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NBC resolves lawsuit over 'To Catch a Predator' suicide

June 24, 2008 |  3:35 pm

La_et_chris_hansen_st NEW YORK — NBC Universal has “amicably resolved” a $105-million lawsuit filed by a woman whose brother committed suicide during a taping of its controversial “Dateline NBC” series “To Catch a Predator,” both parties said today.

Bruce Baron, an attorney for Patricia Conradt, told The Times in an interview today that “the matter has been amicably resolved to the satisfaction of both parties.”

Conradt’s brother, Louis William Conradt Jr., a 56-year-old assistant county prosecutor in a Dallas suburb, shot himself in November 2006 when officers showed up at his house as part of a pedophilia sting arranged by “Dateline.”

Patricia Conradt sued NBC last July, claiming that the network interfered with police duties and then failed to protect her brother's safety.

When asked today about the status of the suit, NBC News spokeswoman Jenny Tartikoff echoed Baron, saying “the matter has been amicably resolved.”

Both sides declined to comment on when they came to agreement or the terms of the resolution. A sealed document regarding the suit was filed with the court June 3, but the case remains open, according a spokesman for the New York Southern District Court.

The resolution of the lawsuit caps a controversial chapter for “Dateline,” which drew both ratings bonanzas and sharp critiques for its “To Catch a Predator” investigations. In the segments, which NBC began airing in 2004, the newsmagazine worked with an Internet watchdog group called Perverted Justice to contact men online who were seeking to meet underage children for sex, then lure them to a house, where they were confronted on camera. Police waiting outside then arrested the men.

Media ethicists objected to the deception used in the investigation, as well as NBC’s close relationship with law enforcement agencies in the jurisdictions where it set up stings.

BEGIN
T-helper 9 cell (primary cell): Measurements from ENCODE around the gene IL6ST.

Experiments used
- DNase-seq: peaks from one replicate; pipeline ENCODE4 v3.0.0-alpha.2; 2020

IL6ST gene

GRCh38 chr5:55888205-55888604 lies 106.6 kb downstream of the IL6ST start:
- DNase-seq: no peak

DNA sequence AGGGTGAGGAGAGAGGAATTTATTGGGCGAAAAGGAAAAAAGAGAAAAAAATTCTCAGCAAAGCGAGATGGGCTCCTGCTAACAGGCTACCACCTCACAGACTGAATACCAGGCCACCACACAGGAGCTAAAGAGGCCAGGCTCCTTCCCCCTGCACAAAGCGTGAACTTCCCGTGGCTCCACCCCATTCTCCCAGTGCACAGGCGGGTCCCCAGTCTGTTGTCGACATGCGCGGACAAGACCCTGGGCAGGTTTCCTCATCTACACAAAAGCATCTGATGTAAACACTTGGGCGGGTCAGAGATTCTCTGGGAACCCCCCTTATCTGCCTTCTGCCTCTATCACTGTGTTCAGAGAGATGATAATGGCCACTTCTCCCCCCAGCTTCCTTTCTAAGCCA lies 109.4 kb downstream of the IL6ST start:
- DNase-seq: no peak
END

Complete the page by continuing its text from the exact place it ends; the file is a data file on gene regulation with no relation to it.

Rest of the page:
NBC News executives staunchly defended the “Predator” investigations but eventually concluded the series had become too highly charged to continue. “Dateline” quietly aired its 12th and final installment of “Predator” in late December.

Tartikoff said that “Dateline” is currently focused on investigative stories about national security and the economy, adding that if the newsmagazine pursues further “Predator” segments, “we want to make sure we are complementing past investigations, not just repeating them.”

Louis Conradt was one of two dozen men in the Dallas-Fort Worth area snared by the ninth “Predator” sting in the fall of 2006. He allegedly engaged in a sexually explicit online chat with a Perverted Justice member posing as a 13-year-old boy, and then an actor invited Conradt to meet him at a decoy house NBC set up in Murphy, Texas.

But Conradt did not show up at a camera-rigged house, where “Dateline” correspondent Chris Hansen and local police were waiting, outfitted with cameras provided by NBC, Hansen later told Dallas-Fort Worth television station WFAA-TV, which did its own investigation into the incident.

The next day, a "Dateline" crew and a team of officers went to find Conradt at his home in a nearby town. "Dateline" cameras taped the scene as a police tactical team forced its way into Conradt’s house. As the officers entered, Conradt shot himself with a small-caliber semi-automatic handgun. He died later at a nearby hospital.

The incident was featured in a “To Catch a Predator” segment that aired on “Dateline” in February 2007.

In her lawsuit, Patricia Conradt accused NBC of being “concerned more with its own profits than with pedophilia.”

She claimed a police officer at the scene of the shooting told a “Dateline” producer: “That’ll make good TV.”

The network said her suit was without merit.

But in February, U.S. District Judge Denny Chin ruled that the case could go forward on claims of intentional infliction of emotional distress and violation of civil rights.

Chin dismissed some causes of action but said in his ruling that the network “placed itself squarely in the middle of a police operation, pushing the police to engage in tactics that were unnecessary and unwise, solely to generate more dramatic footage for a television show.”

“A reasonable jury could find that by doing so, NBC created a substantial risk of suicide or other harm, and that it engaged in conduct so outrageous and extreme that no civilized society should tolerate it,” Chin wrote.

At the time, NBC said it planned to fight the claim, saying it had “acted responsibly and lawfully.”

“Dateline’s” Murphy sex sting failed to net any convictions. The Collin County district attorney’s office declined to pursue more than 20 cases related to the “Predator” operation, citing problems with the evidence gathered.

--Matea Gold

matea.gold@latimes.com

Photo: "To Catch a Predator" host Chris Hansen (NBC Media Village)

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